WELSH First Minister Mark Drakeford has said the risk that the United Kingdom will not continue in its current form is "greater today than at any time in my political lifetime". 

Appearing on The Rest is Politics podcast, the Welsh Labour leader was asked for his views on the future of the devolved country in the hypothetical event that Scotland gains independence and Northern Ireland decides to vote in a border poll to unite with the Republic. 

Although he said the independence movement in Wales is "very much a minority", he conceded that there is a lack of articulation from other political parties for the "positive case for a voluntary Union". 

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Drakeford also gave his assessment of former UK Prime Minister Boris Johnson's approach of "muscular unionism", which he argued was "counterproductive".

The podcast is hosted by Tony Blair's former spin doctor Alastair Campbell and former Tory MP and minister Rory Stewart. They spent a significant portion of their latest episode discussing devolution with Drakeford.

Campbell, asking Drakeford to rank the likelihood of an independent Scotland versus a united Ireland added that they are both "massive ifs", added: "I think the likelihood of [a] Northern Ireland border poll is probably first, and I think then an independent Scotland probably second, but how does Wales shape a future then as this bit on the end of England?

"I don’t mean that disrespectfully, but that could happen, I just wonder what you think about that?"

Drakeford said Wales was actively having to address the risk the UK could break up in Campbell said he believed a Northern Ireland border poll would take place before indyref2

Drakeford replied that it was a question Wales was actively having to address in "a way we never needed to previously".

He explained: "That’s because I think that the risk of the United Kingdom will not continue is greater today than at any time in my political lifetime.

"I certainly don’t think it’s inevitable. I think there’s an offer about of the United Kingdom, it’s a Labour offer in my view, that people would wish to buy into.

"They would see the advantages that the United Kingdom can bring, and we’re desperately short of an articulation by any other party of the positive case for a voluntary Union."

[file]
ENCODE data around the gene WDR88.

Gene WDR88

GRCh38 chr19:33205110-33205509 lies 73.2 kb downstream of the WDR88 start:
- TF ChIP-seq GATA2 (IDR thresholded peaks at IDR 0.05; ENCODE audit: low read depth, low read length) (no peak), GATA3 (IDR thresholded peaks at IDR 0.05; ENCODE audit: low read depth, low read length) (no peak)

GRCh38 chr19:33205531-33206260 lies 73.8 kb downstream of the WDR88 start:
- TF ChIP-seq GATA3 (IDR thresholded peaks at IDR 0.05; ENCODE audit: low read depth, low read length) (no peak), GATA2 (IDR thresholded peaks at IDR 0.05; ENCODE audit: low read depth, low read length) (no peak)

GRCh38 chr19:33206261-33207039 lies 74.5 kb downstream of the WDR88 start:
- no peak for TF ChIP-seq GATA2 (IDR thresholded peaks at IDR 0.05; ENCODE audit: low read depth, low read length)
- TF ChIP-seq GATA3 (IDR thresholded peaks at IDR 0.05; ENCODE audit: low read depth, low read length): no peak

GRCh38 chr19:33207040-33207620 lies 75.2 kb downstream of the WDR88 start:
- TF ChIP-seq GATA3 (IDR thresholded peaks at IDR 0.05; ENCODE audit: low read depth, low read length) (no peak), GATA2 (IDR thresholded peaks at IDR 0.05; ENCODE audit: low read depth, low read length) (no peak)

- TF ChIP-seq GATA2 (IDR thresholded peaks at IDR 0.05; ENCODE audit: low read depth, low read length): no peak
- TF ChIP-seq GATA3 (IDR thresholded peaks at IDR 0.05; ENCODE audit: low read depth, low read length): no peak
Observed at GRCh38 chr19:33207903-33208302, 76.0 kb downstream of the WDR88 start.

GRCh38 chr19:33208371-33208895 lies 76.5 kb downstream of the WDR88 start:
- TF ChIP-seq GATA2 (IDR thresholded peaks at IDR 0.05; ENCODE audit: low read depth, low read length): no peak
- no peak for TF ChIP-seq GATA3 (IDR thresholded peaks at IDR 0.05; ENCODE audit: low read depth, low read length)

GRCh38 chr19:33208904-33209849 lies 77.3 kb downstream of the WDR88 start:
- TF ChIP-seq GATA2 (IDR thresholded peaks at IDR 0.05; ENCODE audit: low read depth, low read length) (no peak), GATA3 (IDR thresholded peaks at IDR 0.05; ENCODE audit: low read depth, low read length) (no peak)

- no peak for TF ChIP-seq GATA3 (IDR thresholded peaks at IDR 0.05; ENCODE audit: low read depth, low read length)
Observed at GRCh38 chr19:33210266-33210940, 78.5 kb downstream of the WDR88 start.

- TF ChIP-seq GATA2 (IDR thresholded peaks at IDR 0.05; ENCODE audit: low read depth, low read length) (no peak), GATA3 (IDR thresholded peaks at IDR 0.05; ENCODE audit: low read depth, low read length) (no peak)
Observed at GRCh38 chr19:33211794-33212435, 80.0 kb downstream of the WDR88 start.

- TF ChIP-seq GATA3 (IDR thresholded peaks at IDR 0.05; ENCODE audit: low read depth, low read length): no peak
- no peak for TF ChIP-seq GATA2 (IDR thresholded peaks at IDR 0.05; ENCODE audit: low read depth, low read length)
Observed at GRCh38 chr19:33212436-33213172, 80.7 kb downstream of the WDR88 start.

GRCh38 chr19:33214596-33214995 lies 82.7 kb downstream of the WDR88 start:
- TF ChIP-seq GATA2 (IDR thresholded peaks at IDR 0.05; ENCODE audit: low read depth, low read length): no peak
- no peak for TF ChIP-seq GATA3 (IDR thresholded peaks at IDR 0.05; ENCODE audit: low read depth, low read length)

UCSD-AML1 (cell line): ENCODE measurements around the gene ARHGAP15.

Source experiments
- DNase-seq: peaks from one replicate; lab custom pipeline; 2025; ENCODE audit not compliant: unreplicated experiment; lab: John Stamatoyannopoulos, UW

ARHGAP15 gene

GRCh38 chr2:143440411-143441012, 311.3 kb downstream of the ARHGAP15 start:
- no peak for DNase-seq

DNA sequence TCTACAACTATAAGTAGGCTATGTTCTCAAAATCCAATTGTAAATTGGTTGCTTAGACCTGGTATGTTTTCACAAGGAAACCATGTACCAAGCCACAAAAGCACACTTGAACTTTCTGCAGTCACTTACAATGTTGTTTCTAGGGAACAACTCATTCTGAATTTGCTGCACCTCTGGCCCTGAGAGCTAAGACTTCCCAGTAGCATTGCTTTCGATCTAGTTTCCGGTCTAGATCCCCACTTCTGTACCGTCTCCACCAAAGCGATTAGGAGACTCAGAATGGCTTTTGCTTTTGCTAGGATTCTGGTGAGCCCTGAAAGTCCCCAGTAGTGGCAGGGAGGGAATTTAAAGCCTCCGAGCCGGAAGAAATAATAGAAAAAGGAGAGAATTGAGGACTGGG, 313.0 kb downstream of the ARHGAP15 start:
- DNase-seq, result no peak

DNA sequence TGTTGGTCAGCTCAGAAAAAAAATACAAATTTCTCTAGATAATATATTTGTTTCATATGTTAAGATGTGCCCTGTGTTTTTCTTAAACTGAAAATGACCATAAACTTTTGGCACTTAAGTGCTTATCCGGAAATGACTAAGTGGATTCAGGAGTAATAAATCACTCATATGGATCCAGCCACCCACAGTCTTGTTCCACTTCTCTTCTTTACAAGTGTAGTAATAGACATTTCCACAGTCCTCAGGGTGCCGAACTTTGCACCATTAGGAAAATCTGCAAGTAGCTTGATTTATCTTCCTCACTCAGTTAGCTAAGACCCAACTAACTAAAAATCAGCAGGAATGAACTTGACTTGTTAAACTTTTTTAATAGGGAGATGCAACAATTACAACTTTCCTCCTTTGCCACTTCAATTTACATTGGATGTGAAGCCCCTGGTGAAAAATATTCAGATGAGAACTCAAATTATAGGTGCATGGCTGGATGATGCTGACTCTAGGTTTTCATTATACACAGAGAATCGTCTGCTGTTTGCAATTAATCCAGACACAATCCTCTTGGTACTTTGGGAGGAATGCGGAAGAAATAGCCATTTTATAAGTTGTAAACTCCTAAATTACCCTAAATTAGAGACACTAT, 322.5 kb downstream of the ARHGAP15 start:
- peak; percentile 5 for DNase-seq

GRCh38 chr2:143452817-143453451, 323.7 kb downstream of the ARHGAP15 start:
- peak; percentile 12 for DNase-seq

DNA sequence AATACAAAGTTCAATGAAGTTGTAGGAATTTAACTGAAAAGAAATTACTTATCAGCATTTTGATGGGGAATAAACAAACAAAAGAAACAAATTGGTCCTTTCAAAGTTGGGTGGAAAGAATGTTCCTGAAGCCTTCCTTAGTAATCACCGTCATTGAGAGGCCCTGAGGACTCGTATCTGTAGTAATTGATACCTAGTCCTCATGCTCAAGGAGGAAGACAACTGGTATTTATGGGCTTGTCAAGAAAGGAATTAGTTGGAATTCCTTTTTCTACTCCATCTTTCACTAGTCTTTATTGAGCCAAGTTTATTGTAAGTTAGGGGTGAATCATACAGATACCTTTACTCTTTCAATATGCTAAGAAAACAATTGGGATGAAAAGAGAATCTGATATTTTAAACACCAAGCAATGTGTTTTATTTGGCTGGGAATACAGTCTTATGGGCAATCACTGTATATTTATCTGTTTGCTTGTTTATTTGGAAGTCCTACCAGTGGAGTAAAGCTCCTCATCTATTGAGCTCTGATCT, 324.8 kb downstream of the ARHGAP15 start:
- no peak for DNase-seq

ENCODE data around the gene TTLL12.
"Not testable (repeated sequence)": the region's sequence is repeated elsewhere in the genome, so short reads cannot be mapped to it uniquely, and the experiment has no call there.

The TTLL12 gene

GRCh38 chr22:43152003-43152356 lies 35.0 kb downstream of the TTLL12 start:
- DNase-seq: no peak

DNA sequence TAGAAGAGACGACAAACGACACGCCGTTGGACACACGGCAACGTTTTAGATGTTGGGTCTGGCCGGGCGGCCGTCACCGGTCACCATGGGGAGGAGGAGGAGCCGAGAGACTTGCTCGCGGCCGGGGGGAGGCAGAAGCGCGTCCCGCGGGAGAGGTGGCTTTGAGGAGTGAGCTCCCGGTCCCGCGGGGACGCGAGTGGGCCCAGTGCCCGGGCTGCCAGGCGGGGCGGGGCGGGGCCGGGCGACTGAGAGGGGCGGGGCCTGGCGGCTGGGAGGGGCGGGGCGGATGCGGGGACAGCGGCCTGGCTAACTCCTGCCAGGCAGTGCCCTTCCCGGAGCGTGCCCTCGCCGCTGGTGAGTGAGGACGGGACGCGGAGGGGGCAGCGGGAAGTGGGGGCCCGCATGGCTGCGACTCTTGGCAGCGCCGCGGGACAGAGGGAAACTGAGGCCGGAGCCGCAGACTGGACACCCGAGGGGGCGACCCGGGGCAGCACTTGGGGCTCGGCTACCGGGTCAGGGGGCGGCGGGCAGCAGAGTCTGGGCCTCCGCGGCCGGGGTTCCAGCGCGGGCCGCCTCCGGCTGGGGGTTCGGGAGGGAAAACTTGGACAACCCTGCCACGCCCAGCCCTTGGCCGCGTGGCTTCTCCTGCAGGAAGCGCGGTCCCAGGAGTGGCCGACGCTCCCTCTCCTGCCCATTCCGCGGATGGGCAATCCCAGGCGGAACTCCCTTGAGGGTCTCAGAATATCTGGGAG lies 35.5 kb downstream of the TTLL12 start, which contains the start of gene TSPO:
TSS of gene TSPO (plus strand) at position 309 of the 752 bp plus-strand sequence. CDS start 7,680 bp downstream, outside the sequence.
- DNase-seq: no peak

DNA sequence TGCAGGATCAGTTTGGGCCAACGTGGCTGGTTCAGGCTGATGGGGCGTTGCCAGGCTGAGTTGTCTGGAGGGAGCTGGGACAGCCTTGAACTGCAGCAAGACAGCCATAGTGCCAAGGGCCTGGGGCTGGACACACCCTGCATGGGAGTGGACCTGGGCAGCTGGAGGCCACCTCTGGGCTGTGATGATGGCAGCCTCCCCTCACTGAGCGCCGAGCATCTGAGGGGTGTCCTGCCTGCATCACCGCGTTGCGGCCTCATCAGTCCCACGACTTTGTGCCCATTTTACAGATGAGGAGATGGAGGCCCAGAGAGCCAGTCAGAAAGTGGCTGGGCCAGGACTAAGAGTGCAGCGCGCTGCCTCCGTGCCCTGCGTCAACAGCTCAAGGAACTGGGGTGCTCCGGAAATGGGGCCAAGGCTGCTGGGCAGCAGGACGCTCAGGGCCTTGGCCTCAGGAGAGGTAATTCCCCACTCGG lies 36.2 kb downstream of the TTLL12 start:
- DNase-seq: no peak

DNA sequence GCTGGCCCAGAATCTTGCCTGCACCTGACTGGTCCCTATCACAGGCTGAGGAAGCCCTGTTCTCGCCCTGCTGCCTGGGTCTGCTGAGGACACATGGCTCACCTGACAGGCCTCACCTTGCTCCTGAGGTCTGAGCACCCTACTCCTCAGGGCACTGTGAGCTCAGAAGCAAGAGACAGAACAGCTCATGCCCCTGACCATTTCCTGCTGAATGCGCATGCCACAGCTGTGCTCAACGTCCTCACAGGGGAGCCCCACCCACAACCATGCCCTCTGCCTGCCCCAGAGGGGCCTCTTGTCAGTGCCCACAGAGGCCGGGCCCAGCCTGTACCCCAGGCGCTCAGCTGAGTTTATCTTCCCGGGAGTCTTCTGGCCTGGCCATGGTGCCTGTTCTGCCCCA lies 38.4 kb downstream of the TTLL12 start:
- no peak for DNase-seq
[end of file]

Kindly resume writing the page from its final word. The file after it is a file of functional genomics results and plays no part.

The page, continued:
Drakeford then referenced the Independent Commission on the Constitutional Future of Wales which was set up in January this year, to be co-chaired by former Archbishop of Wales Rowan Williams and Professor Laura McAllister.

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He added: "It’s asked to look at two questions, first of all, if the United Kingdom stays together, how can we better organise ourselves to make sure that it goes on being a success?  

"But then it has a second question, that if the United Kingdom starts not to stay together, what are the options for Wales?

"Because the idea that Scotland leaves and everything else continues as though that hadn’t happened is clearly not plausible at all.

"We’ve never needed to do serious thinking about what the choices for Wales would be and the commission will help us to do that, but we’re having to map out that territory with a seriousness that I think reflects the risks that we currently face."

Drakeford said Wales was actively having to address the risk the UK could break up in Drakeford said Johnson deployed 'Bully-boy' tactics over the Union during his time as PM

The Welsh FM added that the independence movement is still a "minority" but said that the risks to the UK were bringing the topic into the public sphere.

He added: "There’s no doubt at all where the centre of gravity in Welsh opinion lies, there is a growing interest in independence because of the risks that are there to the future of the United Kingdom, that’s inevitable.

"It would still be a small minority, but no more than 20% or so."

On Johnson's impact on the Union during his tenure as PM, Drakeford set out that his approach to his predecessor Theresa May was "very different".

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He explained: "Theresa May in the final lecture in Edinburgh described the United Kingdom as a voluntary association of four nations.  

"I think that was the end of quite a long journey for her, Boris Johnson believed that the way to save the United Kingdom was to assert muscular unionism.

"Bully-boy Britain, as you might pejoratively put, in which the way to secure the future of the United Kingdom was to show who is boss and actually that was completely counterproductive and contributes to the fragility of the United Kingdom.

"Rather than helping it to be something which people choose to belong to, want to belong to."